“My son had seen that on the children’s news,” she says. “He had come up to me and told me about it. He was like, ‘These people were shooting at people. There was a boy and his mother got killed. One of the terrorists gave him a bar of chocolate and he could go.’ Then he was off. It was just a fact thing he was telling me.”
Wijs was struck by how cool and dispassionate he was when it came to reeling off the particulars of the attack. It seemed to her that children processed horror much differently to adults. “I thought, maybe there is a way to talk about this subject to children if we find this distance, this aloof way of treating it,” she says.
She decided to set her play in Beslan, figuring that the school setting would resonate with children. Like many, she vividly recalls watching the Beslan school siege unfold on television. “We were glued to it at the time,” she says. “These huge events have a violent pornography element to it. You can’t turn away from the horror. You keep watching and rewatching it.”
The play may have been a tough sell at first, but it was embraced by Belgian theatre programmers. In its second year, it was performed more than 50 times. The English-language version debuted in 2016 as part of the Edinburgh Festival Fringe and later transferred to the National Theatre in London. This month, it will have its Irish premiere in the Pavilion Theatre as part of the Dublin Theatre Festival.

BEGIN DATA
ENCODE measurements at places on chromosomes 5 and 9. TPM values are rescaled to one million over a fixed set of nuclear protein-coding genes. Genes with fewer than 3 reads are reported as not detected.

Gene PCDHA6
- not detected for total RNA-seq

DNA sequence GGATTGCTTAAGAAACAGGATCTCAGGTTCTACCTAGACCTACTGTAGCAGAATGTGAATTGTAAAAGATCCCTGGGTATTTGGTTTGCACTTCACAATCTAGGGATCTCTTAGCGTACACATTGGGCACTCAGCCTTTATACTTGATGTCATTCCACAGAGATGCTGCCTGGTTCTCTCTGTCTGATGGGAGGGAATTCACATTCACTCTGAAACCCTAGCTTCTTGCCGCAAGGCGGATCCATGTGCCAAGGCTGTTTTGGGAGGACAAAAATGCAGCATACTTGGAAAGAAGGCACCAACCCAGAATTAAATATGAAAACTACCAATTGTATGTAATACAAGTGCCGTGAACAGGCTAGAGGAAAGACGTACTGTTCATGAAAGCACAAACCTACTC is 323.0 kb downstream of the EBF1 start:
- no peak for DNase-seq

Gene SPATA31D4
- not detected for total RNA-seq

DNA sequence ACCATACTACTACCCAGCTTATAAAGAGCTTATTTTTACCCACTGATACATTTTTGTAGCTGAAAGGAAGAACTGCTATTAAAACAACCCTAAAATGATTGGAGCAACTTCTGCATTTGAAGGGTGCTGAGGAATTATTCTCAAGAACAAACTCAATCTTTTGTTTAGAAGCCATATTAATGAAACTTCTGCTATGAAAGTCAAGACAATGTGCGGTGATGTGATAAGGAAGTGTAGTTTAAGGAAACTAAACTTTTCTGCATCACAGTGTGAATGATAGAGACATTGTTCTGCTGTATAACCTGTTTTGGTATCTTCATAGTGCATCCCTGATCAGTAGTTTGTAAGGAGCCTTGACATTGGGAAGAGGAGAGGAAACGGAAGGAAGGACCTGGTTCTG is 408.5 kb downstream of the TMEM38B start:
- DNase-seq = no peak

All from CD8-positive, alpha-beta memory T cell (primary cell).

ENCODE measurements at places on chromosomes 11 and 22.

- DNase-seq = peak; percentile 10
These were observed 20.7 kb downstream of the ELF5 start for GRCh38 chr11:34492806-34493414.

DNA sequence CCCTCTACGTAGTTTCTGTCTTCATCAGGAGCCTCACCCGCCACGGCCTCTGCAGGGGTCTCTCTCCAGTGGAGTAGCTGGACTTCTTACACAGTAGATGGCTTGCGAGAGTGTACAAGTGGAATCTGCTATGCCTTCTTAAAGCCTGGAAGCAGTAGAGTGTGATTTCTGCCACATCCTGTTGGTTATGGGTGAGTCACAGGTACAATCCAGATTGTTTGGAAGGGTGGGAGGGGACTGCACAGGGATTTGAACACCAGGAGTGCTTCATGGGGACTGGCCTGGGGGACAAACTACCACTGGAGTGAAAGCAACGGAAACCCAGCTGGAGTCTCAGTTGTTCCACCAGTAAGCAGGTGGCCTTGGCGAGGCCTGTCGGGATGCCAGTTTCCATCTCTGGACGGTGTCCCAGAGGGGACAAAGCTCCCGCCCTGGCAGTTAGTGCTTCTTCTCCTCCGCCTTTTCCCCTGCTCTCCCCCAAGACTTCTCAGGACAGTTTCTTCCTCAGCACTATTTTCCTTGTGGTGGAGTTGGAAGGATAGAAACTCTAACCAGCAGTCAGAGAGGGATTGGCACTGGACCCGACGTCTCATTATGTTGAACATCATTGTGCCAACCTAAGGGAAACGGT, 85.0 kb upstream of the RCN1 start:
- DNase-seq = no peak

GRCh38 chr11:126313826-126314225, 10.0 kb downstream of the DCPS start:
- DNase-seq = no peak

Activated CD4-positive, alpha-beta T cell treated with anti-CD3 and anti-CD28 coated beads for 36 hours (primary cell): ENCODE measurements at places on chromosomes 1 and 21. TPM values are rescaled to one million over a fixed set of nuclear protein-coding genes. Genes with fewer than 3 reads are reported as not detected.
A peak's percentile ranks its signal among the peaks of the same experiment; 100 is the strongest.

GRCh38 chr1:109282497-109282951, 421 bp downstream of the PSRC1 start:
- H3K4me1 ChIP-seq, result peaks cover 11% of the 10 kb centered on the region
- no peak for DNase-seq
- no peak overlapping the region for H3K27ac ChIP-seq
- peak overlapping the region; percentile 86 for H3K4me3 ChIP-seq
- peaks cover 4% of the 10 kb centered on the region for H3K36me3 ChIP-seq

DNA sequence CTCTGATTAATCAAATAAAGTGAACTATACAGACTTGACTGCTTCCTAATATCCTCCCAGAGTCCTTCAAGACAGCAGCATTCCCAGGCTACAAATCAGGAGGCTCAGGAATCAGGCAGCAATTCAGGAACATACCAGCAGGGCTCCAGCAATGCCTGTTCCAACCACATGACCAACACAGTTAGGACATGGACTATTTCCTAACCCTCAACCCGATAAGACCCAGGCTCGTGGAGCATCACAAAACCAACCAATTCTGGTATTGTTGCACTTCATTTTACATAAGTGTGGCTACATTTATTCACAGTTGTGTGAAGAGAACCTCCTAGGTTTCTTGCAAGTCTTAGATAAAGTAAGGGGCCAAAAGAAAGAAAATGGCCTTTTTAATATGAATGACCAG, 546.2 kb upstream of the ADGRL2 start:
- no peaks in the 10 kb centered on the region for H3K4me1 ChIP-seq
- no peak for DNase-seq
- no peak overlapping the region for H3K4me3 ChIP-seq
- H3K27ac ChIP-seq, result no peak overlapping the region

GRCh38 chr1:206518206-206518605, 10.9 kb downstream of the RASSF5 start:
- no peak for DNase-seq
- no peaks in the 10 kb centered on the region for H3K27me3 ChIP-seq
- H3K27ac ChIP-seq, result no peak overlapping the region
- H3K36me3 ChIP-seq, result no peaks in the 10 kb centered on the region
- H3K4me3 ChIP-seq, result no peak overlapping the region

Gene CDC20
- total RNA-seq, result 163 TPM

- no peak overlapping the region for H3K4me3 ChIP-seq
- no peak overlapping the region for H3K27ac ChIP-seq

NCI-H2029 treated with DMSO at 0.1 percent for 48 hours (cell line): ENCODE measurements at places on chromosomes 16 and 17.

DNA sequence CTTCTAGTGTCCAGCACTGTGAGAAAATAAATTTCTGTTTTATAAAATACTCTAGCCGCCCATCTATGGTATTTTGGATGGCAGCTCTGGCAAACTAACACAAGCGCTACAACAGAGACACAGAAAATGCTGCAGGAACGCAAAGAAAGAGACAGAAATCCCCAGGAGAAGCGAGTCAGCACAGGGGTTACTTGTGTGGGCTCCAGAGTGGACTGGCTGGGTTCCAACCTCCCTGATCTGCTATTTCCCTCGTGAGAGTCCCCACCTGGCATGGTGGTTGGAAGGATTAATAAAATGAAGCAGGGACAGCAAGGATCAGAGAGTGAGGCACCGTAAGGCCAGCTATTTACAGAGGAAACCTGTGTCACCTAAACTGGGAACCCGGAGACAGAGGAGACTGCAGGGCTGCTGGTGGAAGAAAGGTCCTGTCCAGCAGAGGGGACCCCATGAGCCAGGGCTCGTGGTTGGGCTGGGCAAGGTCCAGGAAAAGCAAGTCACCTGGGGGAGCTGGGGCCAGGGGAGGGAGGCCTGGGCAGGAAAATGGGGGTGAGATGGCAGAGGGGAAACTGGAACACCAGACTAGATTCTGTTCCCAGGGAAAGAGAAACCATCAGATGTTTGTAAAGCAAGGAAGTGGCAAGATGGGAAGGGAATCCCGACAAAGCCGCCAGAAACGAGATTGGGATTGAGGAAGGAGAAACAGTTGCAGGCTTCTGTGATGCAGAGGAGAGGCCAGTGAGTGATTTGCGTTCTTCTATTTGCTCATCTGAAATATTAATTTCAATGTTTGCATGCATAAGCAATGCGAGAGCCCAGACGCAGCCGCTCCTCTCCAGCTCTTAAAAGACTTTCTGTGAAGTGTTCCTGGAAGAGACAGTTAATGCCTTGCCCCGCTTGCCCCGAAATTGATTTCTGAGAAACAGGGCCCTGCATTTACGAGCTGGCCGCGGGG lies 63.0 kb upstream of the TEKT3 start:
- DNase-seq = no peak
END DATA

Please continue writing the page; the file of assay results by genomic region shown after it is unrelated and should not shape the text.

As the show has toured the world, Wijs has observed how it has been received differently by international audiences. In Europe, the audiences are typically half-parents, half-children. In English-speaking countries, the play has often been performed for exclusively adult audiences. “In the first run of 60 performances in the States, Australia and Britain, they must have had thousands of people in the audience,” she recalls. “I think in total they had about twenty-five children.
“The way they communicate with children is different, I think.”
Likewise, she says the play has always had a so-so reaction in the United States. “I have realised that for them it’s just too close and personal because they actually live with school shootings every year,” she says. “For them, it’s very difficult to have that distance.”
A lot has changed since the play was first staged. Wijs says she initially wrote the play for “people who see terrorism on TV but who are not necessarily victims of it”. By 2016, however, there had been numerous terrorist attacks in Europe. The idea of being caught up in a terrorist attack was no longer unfathomable for audiences in Belgium or France. “All of a sudden, it became very real for us,” she says.